Before we start talking about the food, I have to say a word about the service, as it will considerably affect your dining experience. Even when the restaurant is half-empty, or even completely empty, the kitchen is terribly slow and has no sense of timing. Expect to wait 30 to 45 minutes and then receive a random number of dishes in random order. The waiters are very nice but incapable of paying attention. It’s like they never worked in a restaurant before: you can wave at them a good ten minutes while they’re standing 10 feet away from you. On another occurrence there wasn’t anybody in the restaurant who knew where the wine bottles were kept!

Let’s get back to the food and beverages. Onegin has an inspiring cocktail list. Among the things we tried, the Pomegrate Martini had a pronounced pomegranate taste but was a bit too sweet, while the Birch Imperial, which was supposed to contain birch sap, tasted like sweet champagne and not much else. There will also be a number of house-infused vodkas. I was only able to taste the honey-pepper vodka but it was very good.

Bread. On one visit, the rye bread was very good and the white bread, similar to a Russian baton, was just OK. The next time, both were stale, as if the staff had let them all dry out in their trays overnight.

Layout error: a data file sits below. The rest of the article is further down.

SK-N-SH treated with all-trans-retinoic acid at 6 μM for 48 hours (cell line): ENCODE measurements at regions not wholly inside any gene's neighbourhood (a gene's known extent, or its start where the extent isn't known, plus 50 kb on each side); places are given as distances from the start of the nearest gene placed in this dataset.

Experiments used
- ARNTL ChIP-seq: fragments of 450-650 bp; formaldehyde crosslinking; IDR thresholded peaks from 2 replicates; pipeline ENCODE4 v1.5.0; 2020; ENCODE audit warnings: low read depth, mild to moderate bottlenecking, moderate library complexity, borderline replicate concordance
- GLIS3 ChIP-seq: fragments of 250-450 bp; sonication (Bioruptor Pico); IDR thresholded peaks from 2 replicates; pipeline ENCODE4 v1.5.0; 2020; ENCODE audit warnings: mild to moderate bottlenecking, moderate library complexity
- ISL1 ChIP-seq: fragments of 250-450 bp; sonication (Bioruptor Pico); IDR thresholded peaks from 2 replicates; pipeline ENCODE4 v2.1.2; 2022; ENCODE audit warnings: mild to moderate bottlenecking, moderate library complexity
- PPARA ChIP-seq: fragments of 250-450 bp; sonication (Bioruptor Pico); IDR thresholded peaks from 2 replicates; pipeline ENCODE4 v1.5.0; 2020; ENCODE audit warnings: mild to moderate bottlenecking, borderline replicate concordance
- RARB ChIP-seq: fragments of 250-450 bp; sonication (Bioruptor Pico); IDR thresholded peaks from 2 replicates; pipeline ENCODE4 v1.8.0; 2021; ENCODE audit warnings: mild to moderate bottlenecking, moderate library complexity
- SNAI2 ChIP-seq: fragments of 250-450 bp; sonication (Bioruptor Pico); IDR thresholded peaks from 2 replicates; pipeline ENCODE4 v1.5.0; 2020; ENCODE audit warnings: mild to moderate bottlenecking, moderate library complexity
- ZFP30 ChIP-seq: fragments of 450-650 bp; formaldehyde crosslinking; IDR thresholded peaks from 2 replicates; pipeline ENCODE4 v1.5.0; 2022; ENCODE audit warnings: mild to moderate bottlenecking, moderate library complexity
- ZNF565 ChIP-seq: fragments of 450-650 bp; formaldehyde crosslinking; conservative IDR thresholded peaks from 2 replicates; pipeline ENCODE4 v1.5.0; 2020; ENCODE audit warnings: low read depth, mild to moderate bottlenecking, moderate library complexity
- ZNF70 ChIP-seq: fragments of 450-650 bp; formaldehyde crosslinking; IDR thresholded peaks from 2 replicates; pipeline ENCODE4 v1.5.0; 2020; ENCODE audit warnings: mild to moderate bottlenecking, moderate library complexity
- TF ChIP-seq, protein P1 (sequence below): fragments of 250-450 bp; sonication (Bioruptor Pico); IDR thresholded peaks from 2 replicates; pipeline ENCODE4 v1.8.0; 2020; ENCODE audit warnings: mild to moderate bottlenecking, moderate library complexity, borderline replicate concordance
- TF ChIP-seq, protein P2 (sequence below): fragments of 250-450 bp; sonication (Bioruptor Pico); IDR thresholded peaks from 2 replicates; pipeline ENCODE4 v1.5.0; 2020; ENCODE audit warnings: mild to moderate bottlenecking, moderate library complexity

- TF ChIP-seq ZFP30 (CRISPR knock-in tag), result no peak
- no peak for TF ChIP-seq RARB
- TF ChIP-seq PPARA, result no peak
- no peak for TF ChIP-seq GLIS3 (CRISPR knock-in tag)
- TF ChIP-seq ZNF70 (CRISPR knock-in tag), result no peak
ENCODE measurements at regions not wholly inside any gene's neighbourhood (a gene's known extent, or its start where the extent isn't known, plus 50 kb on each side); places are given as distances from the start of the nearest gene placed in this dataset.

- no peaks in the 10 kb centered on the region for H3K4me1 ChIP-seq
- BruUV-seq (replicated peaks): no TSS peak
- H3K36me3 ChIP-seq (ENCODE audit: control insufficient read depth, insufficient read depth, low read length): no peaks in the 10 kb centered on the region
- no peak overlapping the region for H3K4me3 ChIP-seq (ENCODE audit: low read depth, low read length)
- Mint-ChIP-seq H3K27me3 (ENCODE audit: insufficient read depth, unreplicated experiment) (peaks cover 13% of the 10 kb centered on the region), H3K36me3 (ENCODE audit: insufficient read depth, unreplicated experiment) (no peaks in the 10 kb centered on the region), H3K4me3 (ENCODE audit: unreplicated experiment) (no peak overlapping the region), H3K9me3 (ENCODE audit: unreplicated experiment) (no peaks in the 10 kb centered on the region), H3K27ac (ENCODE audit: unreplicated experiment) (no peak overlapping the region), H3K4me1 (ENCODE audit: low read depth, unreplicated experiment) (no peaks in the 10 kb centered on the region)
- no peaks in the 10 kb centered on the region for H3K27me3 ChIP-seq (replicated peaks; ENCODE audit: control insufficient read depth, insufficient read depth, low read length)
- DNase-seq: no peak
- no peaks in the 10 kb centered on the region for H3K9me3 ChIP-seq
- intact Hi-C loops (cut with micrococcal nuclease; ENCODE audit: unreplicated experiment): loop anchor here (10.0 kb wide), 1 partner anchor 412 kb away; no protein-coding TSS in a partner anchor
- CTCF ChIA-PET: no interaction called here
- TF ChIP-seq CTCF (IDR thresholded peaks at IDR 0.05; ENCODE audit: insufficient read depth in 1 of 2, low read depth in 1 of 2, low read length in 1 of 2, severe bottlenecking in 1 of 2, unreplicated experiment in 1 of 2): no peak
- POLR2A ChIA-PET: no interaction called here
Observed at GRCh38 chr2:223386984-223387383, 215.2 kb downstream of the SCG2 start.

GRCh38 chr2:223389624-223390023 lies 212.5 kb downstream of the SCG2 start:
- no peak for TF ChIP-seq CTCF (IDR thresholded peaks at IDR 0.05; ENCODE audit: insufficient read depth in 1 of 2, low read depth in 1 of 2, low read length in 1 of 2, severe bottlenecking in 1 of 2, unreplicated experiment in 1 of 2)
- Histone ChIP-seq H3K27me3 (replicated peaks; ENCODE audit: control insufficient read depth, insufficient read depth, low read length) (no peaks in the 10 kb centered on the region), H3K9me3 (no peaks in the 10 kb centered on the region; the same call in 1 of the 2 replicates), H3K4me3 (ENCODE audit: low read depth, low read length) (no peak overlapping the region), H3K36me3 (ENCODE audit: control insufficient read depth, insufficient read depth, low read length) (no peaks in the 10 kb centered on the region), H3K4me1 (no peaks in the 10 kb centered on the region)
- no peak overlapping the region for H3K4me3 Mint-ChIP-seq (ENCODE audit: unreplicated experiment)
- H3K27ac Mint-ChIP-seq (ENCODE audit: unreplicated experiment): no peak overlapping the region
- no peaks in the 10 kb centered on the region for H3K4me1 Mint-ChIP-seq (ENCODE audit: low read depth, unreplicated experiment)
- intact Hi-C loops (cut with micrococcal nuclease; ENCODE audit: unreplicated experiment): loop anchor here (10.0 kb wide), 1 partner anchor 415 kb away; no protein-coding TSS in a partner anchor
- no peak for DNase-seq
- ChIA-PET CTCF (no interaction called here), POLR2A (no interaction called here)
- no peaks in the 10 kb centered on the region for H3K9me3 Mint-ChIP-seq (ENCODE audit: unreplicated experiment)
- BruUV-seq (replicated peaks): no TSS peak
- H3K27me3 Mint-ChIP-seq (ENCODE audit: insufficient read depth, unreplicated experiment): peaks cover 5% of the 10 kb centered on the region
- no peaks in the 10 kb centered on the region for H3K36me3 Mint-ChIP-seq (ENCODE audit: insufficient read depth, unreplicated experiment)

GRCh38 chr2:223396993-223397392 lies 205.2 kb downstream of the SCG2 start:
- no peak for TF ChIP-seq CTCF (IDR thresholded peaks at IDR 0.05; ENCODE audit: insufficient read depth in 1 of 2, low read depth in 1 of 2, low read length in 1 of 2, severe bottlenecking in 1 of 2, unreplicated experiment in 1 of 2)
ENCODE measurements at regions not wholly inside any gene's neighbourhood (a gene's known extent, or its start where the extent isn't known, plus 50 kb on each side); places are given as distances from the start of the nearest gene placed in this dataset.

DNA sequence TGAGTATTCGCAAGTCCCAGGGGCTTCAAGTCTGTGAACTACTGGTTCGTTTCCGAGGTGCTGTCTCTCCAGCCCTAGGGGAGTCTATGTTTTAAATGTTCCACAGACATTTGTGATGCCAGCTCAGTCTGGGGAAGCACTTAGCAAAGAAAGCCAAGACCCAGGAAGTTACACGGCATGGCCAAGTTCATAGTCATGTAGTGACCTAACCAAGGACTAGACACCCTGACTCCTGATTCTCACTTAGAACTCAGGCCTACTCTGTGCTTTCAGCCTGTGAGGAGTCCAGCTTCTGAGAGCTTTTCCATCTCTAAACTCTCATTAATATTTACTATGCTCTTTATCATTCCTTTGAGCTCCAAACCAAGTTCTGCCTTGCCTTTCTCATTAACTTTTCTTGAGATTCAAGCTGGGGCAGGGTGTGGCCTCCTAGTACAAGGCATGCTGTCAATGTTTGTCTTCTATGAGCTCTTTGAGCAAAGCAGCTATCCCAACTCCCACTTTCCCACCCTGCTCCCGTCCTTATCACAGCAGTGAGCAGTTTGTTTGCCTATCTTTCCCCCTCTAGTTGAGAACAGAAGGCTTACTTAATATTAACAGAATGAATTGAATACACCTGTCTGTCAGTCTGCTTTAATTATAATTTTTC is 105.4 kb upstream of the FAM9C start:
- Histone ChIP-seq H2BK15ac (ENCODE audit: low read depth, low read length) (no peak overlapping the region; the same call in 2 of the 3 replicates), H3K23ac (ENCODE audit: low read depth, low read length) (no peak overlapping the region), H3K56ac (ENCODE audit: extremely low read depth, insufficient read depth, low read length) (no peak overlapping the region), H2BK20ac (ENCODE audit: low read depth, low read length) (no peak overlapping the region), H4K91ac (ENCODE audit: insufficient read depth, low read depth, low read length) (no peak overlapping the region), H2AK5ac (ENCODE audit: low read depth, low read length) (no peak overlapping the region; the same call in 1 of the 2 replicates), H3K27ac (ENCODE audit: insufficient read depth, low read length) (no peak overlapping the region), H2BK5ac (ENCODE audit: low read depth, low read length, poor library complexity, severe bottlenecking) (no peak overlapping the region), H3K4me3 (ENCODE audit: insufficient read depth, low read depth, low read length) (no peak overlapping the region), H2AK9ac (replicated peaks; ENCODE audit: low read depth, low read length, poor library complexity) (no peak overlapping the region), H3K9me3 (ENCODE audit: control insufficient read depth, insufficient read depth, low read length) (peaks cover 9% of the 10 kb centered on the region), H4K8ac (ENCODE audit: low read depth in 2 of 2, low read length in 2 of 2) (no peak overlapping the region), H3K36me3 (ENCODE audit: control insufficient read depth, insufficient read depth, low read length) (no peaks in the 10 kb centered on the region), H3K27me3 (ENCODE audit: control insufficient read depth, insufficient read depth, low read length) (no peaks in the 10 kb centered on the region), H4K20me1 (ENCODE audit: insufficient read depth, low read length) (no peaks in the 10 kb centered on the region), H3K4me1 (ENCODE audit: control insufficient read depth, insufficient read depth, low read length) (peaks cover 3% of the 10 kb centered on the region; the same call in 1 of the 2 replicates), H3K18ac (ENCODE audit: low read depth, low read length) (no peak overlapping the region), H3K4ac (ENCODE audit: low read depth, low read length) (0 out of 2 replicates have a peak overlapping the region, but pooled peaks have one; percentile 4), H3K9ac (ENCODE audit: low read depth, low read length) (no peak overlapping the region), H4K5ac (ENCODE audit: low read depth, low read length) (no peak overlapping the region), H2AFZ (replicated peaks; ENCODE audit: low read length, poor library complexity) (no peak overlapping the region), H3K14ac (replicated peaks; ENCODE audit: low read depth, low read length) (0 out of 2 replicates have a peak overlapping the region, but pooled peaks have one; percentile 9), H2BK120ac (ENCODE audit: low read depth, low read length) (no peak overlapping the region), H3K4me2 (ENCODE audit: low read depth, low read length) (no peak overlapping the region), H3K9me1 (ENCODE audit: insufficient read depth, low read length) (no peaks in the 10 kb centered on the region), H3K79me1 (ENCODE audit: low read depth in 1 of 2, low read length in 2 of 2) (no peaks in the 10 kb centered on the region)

The house-smoked fish delicacies consisted of a copious platter of three different fish. The salmon was excellent, cut into thick chunks the way I like it, its saltiness balanced by a piece of bread. The sturgeon was equally great, without any trace of that muddy taste I don’t like. The third fish, escolar, had a very firm flesh, and was a rather unusual choice, since it is known for its unpleasant health effects and doesn’t live anywhere near Russia as far as I know.

The blini with cured salmon were no different, with thick cuts of very soft fish, but the blini themselves were too sweet. In my opinion, there should have been just a pinch of sugar in the batter.

The salo (cured pork fat similar to Italian lardo) was way too salty, even eaten with the bread and mustard. The mustard, in the Russian style, was quite nice, strong and slightly sweet. Notice the crossed chive sprigs that seem to add an undeniable touch of elegance to most appetizers — had I kept them, I would have had a whole bunch at the end of the meal.